[Foundation-l] Simple Wikipedia: different projects
lodewijk at effeietsanders.org
Fri Jun 24 11:42:15 UTC 2011
First of all, in my opinion this should not be a discussion about language
but rather about viability. Like Ray explained, if you try to define
everything into detail ("we cannot allow...") then you might kill the idea
before it is born. Let us first think about whether we /want/ to have such
projects before we dive into details about specific definitions etc. That is
also the reason why I personally think this should not be an issue for the
Language Committee in the first place.
Now your concerns about whether a simple Dutch community would be viable are
reasonable ones, and I agree it would worry me too. Not because of Wikinews
(because that just has little interest) but because of the diversity of
goals etc. So that is why a significant group of editors should be a
prerequisite - then that worry has been taken away - or it should be part of
existing structures (namespaces etc). I agree with Rupert that it would be
great to see which technical developments would be needed to make this
possible (although I personally am no big fan of many different
age-projects. But also there: as long as there is a viable community... why
If it is technically viable, I would love to see some way to create such
projects (standalone or not) - although I am not sure if incubator would be
the best option for that. After all, in the case of simple Dutch, the Dutch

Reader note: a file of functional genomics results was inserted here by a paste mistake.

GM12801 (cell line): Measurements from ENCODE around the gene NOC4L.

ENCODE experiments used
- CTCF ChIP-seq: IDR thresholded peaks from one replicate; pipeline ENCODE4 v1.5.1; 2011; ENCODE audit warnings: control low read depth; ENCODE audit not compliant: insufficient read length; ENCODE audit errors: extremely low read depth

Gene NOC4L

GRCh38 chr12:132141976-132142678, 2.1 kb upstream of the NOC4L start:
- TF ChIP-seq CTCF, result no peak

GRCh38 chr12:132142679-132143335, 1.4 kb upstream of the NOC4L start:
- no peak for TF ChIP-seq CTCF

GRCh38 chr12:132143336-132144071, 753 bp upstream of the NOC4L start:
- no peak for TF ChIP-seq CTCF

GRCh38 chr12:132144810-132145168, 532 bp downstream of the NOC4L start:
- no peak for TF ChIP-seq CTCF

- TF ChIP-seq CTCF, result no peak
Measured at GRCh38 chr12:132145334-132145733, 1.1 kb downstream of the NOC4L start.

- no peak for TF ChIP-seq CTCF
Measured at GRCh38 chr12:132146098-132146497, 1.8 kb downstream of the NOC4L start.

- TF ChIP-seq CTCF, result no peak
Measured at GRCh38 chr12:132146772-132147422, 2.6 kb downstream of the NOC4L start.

Wikipedia community would be much better equipped to nourish such a new
initiative than incubator.
2011/6/24 Milos Rancic <millosh at gmail.com>
> On 06/24/2011 11:40 AM, Ray Saintonge wrote:
> > On 06/22/11 1:46 PM, Milos Rancic wrote:
> >> I have a friendly advice for you (and I hope that Michael and Gerard
> >> wouldn't kill me because of that): If you are able to create really
> >> valid community and your language is not considered as a world one (as
> >> the case with Dutch is), and you really want to create Wikipedia in
> >> simple language: (1) Create it inside of the main Wikipedia's
> >> namespace. (2) Ask developers to install Incubator Extension when it
> >> becomes a bit more mature. (3) Ask IETF for the language subtag
> >> (something like "nl-simpel" or "nl-eenvoudige" or whatever you think
> >> it is appropriate). (4) Ask Language committee for redirect.
> >> I suppose that we would need a year or two to full implementation of
> >> the Incubator Extension and redirects. I also think that no one from
> >> LangCom would object such arrangement. Having the whole nl.wp
> >> community behind such project is one thing, having a separate
> >> community is another. If supported by nl.wp community, I wouldn't have
> >> anything against not having scientific basis.
> > By attaching enough bureaucratic requirements to an idea you can insure
> > that anything fails. What is this scientific basis? No other Wikipedia
> > has had to face that challenge. Leave it up to the people involved in a